A total of 29 Chinese bus drivers will be deported from Singapore after their work permits were revoked following a rare no-show or strike, Singapore's Ministry of Manpower said on Saturday.
A fifth driver will be charged in court on Monday for his role in the no-show. Four others had been arrested and charged with instigating and inciting an illegal strike on Thursday.
Each of the five drivers faces a charge of instigating an illegal strike, while He Junling, one of the drivers, faces an additional charge of inciting an illegal strike with online message he posted. If convicted, the drivers will face a fine of up to 2,000 Singapore dollars (1,639 U.S. dollars), or maximum imprisonment of 12 months, or both on each charge.
The Ministry of Manpower said the police had substantially completed their investigation and that it did not expect any further arrests to be made "barring any new developments." The rest of the 171 Chinese drivers who reportedly participated in the no-show earlier this week will be issued warnings.
The drivers working with local public transport operator SMRT took medical leave on Monday in protest against inequitable pay rise and poor living conditions. 88 of them continued to stay away from work on Tuesday.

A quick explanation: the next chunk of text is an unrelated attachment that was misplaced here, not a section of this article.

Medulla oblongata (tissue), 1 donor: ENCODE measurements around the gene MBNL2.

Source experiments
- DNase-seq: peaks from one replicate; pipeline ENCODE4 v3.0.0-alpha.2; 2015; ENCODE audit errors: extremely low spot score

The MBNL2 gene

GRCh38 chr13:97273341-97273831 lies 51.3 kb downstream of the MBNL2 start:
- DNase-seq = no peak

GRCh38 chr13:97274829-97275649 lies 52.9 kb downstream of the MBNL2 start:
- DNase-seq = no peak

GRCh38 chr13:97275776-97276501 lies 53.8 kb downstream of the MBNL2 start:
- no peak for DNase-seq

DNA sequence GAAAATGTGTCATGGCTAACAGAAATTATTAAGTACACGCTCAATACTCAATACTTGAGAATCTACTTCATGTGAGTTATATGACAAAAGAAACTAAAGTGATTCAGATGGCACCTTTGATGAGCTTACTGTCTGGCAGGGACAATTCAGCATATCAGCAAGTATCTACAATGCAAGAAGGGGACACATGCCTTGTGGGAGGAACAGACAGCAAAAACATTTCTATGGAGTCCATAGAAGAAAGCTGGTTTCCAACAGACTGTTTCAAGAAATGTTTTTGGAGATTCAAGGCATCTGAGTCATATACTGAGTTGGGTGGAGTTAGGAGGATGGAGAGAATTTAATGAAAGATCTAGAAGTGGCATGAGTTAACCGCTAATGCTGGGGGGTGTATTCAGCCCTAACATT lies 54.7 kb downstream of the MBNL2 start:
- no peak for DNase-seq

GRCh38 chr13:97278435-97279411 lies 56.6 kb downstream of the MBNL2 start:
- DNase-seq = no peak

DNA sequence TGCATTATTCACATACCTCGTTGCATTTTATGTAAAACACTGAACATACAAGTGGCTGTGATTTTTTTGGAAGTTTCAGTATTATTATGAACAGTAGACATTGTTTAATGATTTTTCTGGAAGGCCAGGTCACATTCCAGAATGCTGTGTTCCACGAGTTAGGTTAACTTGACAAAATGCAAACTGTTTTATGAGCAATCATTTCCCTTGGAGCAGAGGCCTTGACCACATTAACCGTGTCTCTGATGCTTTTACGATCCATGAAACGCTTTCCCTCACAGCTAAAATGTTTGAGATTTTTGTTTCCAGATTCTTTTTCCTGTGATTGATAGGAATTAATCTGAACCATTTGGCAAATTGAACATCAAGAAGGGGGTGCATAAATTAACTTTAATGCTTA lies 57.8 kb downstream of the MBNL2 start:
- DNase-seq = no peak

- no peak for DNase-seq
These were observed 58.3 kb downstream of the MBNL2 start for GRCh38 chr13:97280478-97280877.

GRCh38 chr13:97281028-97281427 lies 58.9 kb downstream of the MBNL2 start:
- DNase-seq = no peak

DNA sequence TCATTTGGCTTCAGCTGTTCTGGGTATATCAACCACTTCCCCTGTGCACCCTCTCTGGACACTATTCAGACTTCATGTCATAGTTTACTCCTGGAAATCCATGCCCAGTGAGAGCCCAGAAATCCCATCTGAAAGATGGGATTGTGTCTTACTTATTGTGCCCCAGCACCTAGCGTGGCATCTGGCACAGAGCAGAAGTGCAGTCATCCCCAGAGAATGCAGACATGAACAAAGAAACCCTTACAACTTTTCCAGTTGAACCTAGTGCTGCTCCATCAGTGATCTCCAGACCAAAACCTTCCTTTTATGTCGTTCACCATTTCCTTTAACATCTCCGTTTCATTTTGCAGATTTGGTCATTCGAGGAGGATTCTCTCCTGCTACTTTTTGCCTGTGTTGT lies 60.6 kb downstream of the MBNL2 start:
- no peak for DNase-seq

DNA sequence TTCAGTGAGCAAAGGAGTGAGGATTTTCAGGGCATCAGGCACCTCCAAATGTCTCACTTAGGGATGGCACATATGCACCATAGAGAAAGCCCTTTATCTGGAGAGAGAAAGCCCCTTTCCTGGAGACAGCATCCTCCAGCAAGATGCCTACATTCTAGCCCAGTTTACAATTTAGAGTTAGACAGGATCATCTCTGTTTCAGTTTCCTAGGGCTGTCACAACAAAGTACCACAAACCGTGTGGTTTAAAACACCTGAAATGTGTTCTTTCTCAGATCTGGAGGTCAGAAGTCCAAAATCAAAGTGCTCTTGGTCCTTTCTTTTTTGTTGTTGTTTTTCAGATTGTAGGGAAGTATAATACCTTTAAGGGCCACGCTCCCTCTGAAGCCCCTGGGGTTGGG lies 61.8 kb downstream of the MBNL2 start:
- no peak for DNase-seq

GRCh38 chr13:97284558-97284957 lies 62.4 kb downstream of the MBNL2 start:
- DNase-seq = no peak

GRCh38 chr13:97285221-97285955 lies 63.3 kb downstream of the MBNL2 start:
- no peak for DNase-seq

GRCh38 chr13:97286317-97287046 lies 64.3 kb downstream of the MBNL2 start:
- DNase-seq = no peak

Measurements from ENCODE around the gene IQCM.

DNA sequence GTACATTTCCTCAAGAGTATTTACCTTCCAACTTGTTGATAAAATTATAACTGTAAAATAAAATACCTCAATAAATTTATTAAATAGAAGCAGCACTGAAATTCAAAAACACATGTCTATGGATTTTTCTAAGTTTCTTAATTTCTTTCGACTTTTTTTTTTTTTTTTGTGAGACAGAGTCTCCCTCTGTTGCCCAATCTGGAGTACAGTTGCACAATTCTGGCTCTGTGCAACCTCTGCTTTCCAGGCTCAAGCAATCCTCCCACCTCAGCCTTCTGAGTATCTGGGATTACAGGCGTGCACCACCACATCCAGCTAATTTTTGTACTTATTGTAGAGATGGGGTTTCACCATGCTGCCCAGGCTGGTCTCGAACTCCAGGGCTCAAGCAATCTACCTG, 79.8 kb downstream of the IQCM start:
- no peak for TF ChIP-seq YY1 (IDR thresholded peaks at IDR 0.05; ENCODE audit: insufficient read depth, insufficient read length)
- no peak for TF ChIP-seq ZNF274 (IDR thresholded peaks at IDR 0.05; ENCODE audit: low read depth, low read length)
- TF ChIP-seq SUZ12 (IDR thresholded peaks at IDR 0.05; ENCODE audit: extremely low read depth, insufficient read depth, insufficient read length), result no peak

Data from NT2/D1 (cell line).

The Ministry of Manpower said the actions of the drivers " disrupted an essential service and Singapore's industrial harmony. "
"While the SMRT bus drivers may have had grievances, these should have been raised through the legal and proper means available," it said.
SMRT has insisted that the door of communication had remained open but the drivers said they had had no choice as their voices had not been heard.
A senior management of SMRT said she has heard of the grievances of the Chinese workers but had received no written complaint. The chief executive officer of the company was taking a leave overseas and showed up at the workers' dormitory for the first time on Friday, two days after the arrests were made.